Sometimes, it seems that carmakers invent names for their products solely so they can insert corny lines into media-presentation speeches. Take the recent launch of the Dodge Journey: "The Journey," the attending media were told, "is always more than the sum of its parts." Heady stuff, especially when you consider that Dodge's new crossover is built on the same platform that underpins the decidedly mediocre Chrysler Sebring.
Regardless, the pitch makes sense: Dodge is aiming the Journey at people in transition (new families and recent empty nesters are the two primary targets) in the hope that it will be seen as something more than just another parts-bin-built crossover. As such, the Auburn Hills company decided to emphasize people-carrying ability over power and budget-oriented practical touches over frippery.
Predictably, then, seating capacity and clever available features are the Journey's strong points. As many as seven passengers can be crammed into the Dodge's interior if you choose the optional third-row seat, and the list of standard equipment includes such positives as stability control; a six-disc, MP3-compatible CD changer; electronic brake assist; myriad storage spaces (see sidebar); and side-curtain air bags for all three rows of seats. Hands-free Bluetooth connectivity, rear air-conditioning, a backup camera, and a 368-watt Infinity sound system, among other goodies, are all optional.
From the curb, the Journey looks a lot bigger than it is, and therein lies the rub: at sixteen feet long, five and a half feet tall, and six feet wide, Dodge's not-quite-a-minivan, not-quite-a-car doesn't have a lot of interior space into which to cram its many features. The Journey's third-row seats are all but useless unless you're a half-pint quadruple amputee, and its second-row seats offer little legroom and a claustrophobic atmosphere akin to sitting at the bottom of an oil drum.
Nevertheless, that "sum of its parts" line wasn't just hype. Oddly, the 3800-pound base Journey is far more satisfying to drive than its 3300-pound Sebring sibling. Unlike in the Sebring, road noise and annoying engine thrum are kept to a minimum. The Journey's rocker panels and key sections of its unibody are filled with closed-cell expanding foam, which helps to make the Journey one of the quietest sub-$30,000 vehicles we've driven. The standard 173-hp, 2.4-liter four-cylinder engine is unobtrusive and well-behaved, and the optional 235-hp, 3.5-liter V-6 provides a decent amount of off-the-line thrust. As you'd expect, the Journey's chassis suffers from some of the same maladies that the Sebring's does - chiefly, underdamped body motions and a lack of steering feel - but it still handles predictably, and the rear suspension offers up none of the impact noise found in the Sebring.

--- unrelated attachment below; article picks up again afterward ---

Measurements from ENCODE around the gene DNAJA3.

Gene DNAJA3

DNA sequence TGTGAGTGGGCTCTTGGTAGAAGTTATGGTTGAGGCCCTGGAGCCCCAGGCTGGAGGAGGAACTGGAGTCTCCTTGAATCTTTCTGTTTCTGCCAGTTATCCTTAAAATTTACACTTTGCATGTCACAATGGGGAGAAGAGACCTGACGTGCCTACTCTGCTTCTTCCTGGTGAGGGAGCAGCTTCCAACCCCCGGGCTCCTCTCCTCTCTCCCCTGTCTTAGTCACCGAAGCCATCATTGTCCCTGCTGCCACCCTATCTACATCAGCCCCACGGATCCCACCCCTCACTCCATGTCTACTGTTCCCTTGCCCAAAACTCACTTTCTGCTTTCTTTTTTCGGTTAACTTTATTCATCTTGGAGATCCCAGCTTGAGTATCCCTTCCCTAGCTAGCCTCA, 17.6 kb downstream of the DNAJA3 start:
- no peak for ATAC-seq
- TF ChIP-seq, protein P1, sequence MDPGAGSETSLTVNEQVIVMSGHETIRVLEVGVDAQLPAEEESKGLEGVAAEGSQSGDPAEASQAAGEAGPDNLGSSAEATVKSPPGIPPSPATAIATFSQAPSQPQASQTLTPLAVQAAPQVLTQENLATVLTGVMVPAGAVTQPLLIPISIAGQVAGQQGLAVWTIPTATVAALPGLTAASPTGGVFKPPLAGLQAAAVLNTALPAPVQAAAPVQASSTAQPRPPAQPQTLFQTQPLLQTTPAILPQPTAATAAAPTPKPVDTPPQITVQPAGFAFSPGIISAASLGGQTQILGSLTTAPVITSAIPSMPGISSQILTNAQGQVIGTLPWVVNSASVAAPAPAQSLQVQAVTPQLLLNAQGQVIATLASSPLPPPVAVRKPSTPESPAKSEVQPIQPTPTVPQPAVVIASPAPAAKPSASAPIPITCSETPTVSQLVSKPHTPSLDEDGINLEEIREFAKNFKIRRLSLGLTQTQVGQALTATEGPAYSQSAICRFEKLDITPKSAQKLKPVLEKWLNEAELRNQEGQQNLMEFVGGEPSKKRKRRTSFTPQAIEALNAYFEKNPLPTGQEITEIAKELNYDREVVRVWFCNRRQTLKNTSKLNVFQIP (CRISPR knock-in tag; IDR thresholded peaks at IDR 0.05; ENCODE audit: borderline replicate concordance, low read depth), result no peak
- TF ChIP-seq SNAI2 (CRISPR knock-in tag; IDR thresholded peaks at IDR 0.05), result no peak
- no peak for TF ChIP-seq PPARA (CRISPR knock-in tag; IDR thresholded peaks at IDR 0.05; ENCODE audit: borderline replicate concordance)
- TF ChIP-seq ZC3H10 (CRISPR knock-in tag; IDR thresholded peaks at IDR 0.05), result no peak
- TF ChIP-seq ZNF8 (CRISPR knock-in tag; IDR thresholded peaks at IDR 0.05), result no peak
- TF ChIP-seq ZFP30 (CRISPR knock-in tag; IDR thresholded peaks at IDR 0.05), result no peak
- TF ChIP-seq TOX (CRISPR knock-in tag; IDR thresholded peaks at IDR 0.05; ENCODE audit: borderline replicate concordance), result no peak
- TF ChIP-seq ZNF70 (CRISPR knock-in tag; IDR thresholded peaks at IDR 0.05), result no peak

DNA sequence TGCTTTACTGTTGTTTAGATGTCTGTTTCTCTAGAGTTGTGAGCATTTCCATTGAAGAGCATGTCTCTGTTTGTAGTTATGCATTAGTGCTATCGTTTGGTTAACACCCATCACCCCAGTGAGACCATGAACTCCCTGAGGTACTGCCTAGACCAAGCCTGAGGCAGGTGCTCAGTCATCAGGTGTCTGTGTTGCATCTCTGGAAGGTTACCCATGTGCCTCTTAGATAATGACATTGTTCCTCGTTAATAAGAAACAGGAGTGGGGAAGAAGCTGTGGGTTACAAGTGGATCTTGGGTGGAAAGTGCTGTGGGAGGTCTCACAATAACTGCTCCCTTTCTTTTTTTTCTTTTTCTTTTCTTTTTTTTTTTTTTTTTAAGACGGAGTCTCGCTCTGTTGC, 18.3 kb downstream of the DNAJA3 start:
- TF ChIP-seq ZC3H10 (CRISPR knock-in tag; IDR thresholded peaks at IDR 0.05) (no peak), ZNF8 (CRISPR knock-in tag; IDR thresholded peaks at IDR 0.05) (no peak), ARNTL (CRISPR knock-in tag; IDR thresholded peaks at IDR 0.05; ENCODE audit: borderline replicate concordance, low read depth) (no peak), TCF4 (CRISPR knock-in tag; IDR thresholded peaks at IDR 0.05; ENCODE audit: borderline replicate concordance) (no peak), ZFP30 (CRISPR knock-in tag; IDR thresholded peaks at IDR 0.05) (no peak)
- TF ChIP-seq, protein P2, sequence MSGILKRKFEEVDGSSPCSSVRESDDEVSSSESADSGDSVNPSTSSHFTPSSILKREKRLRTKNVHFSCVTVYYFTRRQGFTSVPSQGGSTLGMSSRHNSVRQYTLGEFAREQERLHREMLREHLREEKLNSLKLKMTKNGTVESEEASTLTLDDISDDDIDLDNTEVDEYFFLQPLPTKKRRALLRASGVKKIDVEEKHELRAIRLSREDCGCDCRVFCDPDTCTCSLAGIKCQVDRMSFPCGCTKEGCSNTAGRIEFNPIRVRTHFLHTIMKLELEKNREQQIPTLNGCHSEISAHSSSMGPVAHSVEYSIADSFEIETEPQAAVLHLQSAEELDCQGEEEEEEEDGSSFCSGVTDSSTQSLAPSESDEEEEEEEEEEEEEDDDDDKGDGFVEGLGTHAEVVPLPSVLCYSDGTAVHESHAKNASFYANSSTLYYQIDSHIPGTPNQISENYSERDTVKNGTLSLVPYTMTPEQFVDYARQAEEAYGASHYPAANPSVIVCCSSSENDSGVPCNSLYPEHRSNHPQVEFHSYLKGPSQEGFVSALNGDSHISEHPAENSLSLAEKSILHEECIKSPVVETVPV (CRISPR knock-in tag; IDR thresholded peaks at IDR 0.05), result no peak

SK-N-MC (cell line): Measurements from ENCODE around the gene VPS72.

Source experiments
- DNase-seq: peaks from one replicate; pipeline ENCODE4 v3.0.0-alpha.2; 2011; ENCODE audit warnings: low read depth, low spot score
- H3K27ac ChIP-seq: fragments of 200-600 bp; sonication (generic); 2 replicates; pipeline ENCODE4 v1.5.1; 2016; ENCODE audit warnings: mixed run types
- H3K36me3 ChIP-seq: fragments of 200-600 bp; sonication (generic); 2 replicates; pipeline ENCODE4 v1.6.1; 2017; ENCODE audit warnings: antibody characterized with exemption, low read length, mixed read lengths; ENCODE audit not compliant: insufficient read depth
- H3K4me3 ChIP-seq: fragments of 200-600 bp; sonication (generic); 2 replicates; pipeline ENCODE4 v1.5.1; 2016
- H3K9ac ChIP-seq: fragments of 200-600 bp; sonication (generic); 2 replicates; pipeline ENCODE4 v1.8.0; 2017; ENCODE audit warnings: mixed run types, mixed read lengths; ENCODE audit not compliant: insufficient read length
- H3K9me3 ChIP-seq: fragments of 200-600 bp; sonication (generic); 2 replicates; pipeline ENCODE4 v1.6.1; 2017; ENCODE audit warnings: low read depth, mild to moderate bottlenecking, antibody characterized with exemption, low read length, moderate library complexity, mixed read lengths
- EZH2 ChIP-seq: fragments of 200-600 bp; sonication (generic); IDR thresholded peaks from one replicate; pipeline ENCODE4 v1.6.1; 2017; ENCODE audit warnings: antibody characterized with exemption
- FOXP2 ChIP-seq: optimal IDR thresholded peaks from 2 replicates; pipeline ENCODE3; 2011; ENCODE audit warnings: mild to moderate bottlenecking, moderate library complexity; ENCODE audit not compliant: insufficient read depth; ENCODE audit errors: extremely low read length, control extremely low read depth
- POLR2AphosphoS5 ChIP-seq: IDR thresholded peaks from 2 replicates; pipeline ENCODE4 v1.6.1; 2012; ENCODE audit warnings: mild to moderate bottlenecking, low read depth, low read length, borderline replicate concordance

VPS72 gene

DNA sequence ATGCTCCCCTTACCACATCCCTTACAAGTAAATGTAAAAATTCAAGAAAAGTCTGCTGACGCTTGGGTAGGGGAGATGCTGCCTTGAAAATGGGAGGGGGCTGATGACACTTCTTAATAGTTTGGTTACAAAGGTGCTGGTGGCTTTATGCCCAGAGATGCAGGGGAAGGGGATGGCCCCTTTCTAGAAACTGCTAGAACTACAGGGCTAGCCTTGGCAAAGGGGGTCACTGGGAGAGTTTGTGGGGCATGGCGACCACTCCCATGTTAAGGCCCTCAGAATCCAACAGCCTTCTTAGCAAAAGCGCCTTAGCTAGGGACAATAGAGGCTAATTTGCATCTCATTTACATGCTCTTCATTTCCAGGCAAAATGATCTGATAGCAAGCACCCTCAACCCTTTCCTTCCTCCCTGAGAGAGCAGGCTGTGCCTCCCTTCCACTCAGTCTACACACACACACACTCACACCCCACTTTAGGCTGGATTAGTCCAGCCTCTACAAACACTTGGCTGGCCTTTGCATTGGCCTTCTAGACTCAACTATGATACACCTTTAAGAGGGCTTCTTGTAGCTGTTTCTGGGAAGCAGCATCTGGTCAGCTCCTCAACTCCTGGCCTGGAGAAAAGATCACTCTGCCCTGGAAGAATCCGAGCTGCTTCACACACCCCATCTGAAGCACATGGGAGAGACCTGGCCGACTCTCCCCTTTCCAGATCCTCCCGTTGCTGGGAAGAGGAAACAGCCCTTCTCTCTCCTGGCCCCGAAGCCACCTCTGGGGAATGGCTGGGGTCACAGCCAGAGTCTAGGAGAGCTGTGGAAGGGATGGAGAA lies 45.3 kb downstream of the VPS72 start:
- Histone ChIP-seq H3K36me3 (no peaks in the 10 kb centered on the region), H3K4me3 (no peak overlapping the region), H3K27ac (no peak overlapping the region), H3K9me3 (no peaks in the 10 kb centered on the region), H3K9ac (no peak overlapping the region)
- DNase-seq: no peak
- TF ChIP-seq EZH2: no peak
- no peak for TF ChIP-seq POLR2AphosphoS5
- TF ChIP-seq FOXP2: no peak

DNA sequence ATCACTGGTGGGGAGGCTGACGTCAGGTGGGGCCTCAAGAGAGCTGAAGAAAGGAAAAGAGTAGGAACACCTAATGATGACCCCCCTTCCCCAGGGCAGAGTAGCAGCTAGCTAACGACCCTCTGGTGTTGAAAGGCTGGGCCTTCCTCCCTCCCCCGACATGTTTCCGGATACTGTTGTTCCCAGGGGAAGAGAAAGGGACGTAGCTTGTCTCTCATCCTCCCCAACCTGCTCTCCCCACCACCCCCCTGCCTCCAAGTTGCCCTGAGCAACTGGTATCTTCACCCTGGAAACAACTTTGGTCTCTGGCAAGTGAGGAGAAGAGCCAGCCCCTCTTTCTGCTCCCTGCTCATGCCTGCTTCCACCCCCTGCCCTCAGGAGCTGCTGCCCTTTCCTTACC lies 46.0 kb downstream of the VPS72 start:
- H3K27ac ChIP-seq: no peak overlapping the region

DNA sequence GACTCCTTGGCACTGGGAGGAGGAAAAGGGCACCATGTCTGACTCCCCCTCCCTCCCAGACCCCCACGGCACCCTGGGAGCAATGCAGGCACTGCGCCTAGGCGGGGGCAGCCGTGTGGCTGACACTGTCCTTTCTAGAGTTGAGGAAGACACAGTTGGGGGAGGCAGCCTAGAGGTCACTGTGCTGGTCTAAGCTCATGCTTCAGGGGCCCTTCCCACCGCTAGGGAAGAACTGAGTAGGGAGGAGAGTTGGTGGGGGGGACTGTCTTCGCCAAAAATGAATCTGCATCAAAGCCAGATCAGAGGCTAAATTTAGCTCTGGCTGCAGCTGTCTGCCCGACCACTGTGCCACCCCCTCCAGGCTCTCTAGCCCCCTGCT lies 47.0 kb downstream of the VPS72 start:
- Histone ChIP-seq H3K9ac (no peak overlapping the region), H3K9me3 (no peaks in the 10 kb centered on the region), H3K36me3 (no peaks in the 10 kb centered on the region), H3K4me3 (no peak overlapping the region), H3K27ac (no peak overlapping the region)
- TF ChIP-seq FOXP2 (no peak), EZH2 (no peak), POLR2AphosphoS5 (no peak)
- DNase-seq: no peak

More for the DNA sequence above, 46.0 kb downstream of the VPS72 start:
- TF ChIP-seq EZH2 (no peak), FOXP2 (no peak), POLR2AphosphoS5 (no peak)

What impressed us most, however, was the Journey's interior, which exudes a quality not usually found in Chrysler products, with soft-touch plastics and tight panel fits. This upgrade reportedly came - late in the Journey's development cycle and at great cost - at the behest of Chrysler's parent firm, Cerberus Capital Management, and it's a welcome instance of corporate meddling.
The Journey is a decent, if not earthshaking, effort. Packaging disappointments and other complaints are partially offset by a low base price - four-cylinder models start at just $19,985 - and although the competition is often more entertaining to drive, few competitors offer as much bang for the buck. Or, to be more succinct, the Journey - also known as getting there - might not be half the fun, but at least it's cheap.